What are travel/ forex cards?
These are pre-paid cards. You get a card issued for a denomination of your choice, depending on the amount you intend to spend on your foreign trip. Most banks offer cards in US dollars, eurosand Great Britain pounds, while some additionally offer Japanese yens, Australian dollars and Canadian dollars. Separate cards are issued for separate currencies.You pay in Indian rupees.
Where do I get one of these cards?
Axis Bank, State Bank of India, HDFC Bank, ICICI Bank and Citibank and many banks offer such cards, albeit at select branches.Some money changers also offer these cards.
What are the documents needed?
One has to provide a copy of a valid passport, a form called A2 depending on your eligibility to travel (student, individual, business traveller, etc), PAN card or Form 60 and a cheque for the amount to be loaded on the card.
What is the currency conversion rate applicable?
The rupees that you offer for conversion are loaded on to the card depending on the rate offered by the bank or money changer on the day of purchase of card. The rate charged is that applicable for traveller’s cheques in most instances.
Is there a limit on value I can load?
There are restrictions with regard to the minimum and maximum limits. Check the bank’s minimum currency loading on the card, as it ranges between 200 dollar/ euro/ pound to 600 dollar/ euro/ pound. If you are not going to need the higher limit you can opt for banks that offer a lower minimum amount of issue. In a year, an individual can get cards issued up to $10,000 and its currency equivalents elsewhere.
Is cash withdrawal at ATMs permitted?
There is a limit to the amount you can withdraw on a single day depending on the card issuer. There is also a charge of 1.5-2 dollar/ euro/ pound etc for cash withdrawal from ATMs.
Can I use a US card in Europe?
Euros cannot be loaded on a dollar card. However, you can take a card in one currency and use it elsewhere, irrespective of the currency of the country. The card can be swiped at outlets or used at an ATM and the payment or withdrawal would be in the local currency.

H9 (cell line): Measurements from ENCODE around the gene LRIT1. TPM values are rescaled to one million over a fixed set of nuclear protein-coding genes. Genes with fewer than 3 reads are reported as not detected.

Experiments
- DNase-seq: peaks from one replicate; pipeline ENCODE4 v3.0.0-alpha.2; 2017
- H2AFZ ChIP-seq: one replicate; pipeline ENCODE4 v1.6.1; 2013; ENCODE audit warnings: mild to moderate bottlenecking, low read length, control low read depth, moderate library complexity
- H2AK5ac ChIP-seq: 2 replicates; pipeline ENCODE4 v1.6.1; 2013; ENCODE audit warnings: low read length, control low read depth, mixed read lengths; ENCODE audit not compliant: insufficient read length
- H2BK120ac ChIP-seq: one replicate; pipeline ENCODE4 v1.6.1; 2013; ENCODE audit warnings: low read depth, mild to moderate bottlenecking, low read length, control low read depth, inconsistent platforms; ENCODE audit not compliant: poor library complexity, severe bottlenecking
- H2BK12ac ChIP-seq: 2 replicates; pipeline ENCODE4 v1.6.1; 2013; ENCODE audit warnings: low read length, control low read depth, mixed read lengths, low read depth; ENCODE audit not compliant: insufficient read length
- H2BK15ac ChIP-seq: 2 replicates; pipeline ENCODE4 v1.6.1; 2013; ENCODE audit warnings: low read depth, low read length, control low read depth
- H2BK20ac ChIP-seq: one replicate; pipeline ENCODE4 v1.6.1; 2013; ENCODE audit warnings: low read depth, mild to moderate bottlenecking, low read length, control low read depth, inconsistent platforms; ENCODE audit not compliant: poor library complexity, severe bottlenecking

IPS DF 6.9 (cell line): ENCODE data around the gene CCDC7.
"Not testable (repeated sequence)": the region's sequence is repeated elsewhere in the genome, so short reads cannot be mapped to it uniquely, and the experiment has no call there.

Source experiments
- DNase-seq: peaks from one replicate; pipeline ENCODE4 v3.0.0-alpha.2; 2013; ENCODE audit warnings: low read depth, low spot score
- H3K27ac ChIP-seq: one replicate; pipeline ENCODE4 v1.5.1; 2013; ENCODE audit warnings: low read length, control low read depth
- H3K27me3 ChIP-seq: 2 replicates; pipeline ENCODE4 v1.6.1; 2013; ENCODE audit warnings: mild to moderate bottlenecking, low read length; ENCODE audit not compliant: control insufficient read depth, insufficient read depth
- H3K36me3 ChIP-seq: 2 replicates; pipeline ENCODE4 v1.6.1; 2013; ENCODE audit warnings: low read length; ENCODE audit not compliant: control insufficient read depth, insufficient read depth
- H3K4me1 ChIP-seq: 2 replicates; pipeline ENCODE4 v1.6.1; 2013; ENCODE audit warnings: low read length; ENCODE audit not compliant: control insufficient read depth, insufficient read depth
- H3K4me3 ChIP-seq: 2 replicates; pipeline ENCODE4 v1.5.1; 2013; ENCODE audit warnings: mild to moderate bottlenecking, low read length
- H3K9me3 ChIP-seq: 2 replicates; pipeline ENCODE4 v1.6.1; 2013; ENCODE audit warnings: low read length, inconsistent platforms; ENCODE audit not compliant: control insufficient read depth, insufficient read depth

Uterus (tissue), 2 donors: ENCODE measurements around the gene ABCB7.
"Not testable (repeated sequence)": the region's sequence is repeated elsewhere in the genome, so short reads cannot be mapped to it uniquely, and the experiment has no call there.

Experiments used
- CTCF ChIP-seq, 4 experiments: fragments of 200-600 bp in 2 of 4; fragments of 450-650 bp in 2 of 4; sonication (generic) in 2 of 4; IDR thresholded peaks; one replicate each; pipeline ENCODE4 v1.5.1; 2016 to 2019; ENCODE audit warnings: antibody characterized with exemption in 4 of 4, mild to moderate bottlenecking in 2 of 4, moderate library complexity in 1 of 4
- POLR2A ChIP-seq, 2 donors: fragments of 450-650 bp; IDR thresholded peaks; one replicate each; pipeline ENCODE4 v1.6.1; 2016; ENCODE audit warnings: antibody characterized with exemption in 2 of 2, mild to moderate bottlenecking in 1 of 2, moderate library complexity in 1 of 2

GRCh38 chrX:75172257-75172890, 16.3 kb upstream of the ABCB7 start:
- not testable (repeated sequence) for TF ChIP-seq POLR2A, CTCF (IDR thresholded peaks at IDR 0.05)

Banks charge a conversion rate for the new country currency. For instance, if you use a Japanese yen card in USA, the conversion for yen to dollar would be applicable.
Is there a charge for checking the balance abroad?
Usually, checking the card balance at ATMs would cost you 0.5 dollar/ euro/ pound, besides service tax. However, there is no charge for checking the same on the internet.
How do I refill the card abroad?
Refilling can be done only at select bank branches or money changer outlets. Since you would be travelling and cannot come back to bank, you can either nominate a person to refill on your behalf or leave a signed form along with a set of documents you submitted to purchase the card. The designated person can go to the bank branch or money changer and refill your card as desired.
What are the charges applicable?
There are charges for issuing a card, reloading a card and in case the card or PIN is lost, issuance of replacement card and PIN charges additionally.
Can I get a replacement in case of card loss?
Some card issuers even offer a replacement card, which can be used the first time you lose a card abroad. If the replacement card too is lost, upon request, a new card is sent within 48 hours in certain countries, while PIN is sent to your mailing address.
How do these cards compare with credit/ debit cards?
Given all those charges, you could well consider using the international debit or credit card for which you are already paying an annual fee. The only difference in prepaid travel or forex cards is that you get the conversion rate of the day you purchase or load the card, while in credit or debit card, the currency would be converted on the day you made the purchase. Also, most travel or forex cards come with an insurance cover, which provides a personal accident policy, besides a cover for loss of baggage or passport, flight delay or miss.
What to do with the card when I return?
As per the Reserve Bank of India, one can hold only up to $2,000 post travel. So, beyond 90 days of returning to the country, you would have to claim a refund from your card issuer or transfer the money to a domestic foreign currency account.
In case you need the card in future and want to avoid misuse during the gestation period, you could block the card temporarily via internet or by phone call. If you are not going to use it in future or need the money back, you can claim a refund by visiting the bank branch. Here, too, the conversion fee for the day you ask for a refund would be applicable